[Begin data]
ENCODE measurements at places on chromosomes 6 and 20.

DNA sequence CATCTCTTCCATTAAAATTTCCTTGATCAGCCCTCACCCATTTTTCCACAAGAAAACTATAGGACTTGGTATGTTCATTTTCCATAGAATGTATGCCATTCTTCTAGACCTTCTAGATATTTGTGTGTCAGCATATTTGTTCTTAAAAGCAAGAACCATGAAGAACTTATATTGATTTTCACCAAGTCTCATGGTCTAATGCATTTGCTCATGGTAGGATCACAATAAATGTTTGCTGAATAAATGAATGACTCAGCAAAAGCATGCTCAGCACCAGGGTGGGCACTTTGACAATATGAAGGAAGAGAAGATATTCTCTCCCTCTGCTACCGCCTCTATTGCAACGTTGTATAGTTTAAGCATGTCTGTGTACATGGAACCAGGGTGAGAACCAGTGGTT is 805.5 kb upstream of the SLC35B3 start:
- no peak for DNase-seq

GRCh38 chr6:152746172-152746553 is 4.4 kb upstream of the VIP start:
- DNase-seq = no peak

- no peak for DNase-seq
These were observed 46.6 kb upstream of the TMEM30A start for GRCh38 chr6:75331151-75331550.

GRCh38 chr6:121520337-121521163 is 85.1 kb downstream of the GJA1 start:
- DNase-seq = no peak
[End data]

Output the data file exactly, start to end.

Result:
ENCODE measurements at places on chromosomes 6 and 20.

DNA sequence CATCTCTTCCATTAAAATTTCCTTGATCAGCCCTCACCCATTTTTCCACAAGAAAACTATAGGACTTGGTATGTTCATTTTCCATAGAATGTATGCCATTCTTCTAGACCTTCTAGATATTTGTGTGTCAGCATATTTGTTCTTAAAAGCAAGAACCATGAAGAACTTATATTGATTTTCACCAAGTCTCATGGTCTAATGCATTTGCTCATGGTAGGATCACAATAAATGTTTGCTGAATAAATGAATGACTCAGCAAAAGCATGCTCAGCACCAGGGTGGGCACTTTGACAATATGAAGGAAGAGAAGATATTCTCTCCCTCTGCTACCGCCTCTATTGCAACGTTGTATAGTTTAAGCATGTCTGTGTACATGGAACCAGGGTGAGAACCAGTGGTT is 805.5 kb upstream of the SLC35B3 start:
- no peak for DNase-seq

GRCh38 chr6:152746172-152746553 is 4.4 kb upstream of the VIP start:
- DNase-seq = no peak

- no peak for DNase-seq
These were observed 46.6 kb upstream of the TMEM30A start for GRCh38 chr6:75331151-75331550.

GRCh38 chr6:121520337-121521163 is 85.1 kb downstream of the GJA1 start:
- DNase-seq = no peak